Prototyping – laser cutting acrylic

Last week I used the laser cutter to cut the net from cardboard. Although the cardboard worked well and gave a clear indication of how it would look (scale 1.2) I want the prototype to feel polished and finished. I decided to use black acrylic, this material has many beneficial properties and it is much more user friendly than cardboard. Initially, I had anticipated this project would be situated with in the University, that means potentially lots of people will be touching it. Therefore, it needs to be durable, strong, wipe proof, and water proof

The largest laser cutter is 1000×600 mm so I had to dissect my net and cut the pieces individually, this allowed me to make it true to size. In my previous post ??? I explained how I had to re-draw the shape in Corel after exporting it from Illustrator. After having a conversation with a technician I realised I was exporting it out of Illustrator wrong .pdf. I should have preferably used either .eps or .dwg. I choose .dwg, this saves it as an autoCAD file, so when I imported it into Corel Draw I was able to change the line colour and weight easily. Once the pattern had been cut I took it out the machine, this is when I realised the settings were not right. The cut lines had not penetrated all the way through the acrylic resulting in some edges been broken edges.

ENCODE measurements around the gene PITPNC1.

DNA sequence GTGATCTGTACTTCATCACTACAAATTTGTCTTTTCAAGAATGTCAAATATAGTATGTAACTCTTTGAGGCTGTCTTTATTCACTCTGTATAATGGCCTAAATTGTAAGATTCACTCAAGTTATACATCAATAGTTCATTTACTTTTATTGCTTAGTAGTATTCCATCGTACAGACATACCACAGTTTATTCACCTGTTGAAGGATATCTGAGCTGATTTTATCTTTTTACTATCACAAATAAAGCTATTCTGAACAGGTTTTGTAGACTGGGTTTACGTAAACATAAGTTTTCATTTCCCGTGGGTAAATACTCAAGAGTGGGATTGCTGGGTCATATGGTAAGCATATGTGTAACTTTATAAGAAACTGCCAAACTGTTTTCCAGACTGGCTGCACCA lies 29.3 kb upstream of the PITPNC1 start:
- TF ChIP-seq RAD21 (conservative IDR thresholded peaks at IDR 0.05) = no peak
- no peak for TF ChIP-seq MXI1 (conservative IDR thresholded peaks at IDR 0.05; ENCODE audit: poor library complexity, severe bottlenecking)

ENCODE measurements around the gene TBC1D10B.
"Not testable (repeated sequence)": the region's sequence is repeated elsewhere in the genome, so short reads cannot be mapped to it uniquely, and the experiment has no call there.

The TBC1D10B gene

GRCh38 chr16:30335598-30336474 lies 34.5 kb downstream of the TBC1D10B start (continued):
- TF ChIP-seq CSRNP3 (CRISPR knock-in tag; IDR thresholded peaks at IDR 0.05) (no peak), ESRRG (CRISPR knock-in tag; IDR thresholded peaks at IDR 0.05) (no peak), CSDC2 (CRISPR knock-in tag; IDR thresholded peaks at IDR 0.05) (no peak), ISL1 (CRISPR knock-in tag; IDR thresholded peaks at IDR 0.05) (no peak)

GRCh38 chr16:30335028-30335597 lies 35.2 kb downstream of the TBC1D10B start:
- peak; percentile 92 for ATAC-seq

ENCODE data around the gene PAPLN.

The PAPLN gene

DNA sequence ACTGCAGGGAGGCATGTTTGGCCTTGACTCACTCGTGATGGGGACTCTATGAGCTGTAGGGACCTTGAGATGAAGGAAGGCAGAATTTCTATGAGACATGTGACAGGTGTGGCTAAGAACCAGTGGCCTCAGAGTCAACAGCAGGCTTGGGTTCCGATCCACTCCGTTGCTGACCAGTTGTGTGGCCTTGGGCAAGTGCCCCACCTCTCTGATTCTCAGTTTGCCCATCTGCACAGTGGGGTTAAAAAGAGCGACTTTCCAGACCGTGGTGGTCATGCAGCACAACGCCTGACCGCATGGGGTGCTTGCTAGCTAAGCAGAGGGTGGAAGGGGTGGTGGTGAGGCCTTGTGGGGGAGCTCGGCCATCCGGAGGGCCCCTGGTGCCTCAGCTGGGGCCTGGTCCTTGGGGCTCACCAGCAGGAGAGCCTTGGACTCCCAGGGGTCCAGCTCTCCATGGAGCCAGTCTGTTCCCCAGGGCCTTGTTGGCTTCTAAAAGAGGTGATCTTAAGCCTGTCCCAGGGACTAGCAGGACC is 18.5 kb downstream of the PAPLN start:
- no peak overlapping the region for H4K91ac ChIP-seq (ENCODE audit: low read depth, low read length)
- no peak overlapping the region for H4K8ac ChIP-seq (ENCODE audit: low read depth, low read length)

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I was unable to remove two toggle slots on the base piece. 

I was unsure how best to assemble the pieces, I’ve not worked with acyrlic before, so I asked for some guidance from a technician. He advised using a solvent glue, I was a little apprehensive because I didn’t want to make a mess and re-cut it as sheets of acrylic are expensive so I decided I would use tape to hold it together. This is less than ideal.

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If I had time to create another prototype I would print it as a net and bend the edges using a strip heater. I found the edges didn’t fit together perfectly in this prototype and the sharp edge cut me, this would be extremely problematic around the nose and eye slots. Perhaps foam would be useful to help prevent injury. Furthermore, I would drill the hole for the headphone lead rather than cut it using the laser because, it would be easier to calculate the size and position. In the future, if I choose to continue working with acrylic I’m going to need to do more testing.

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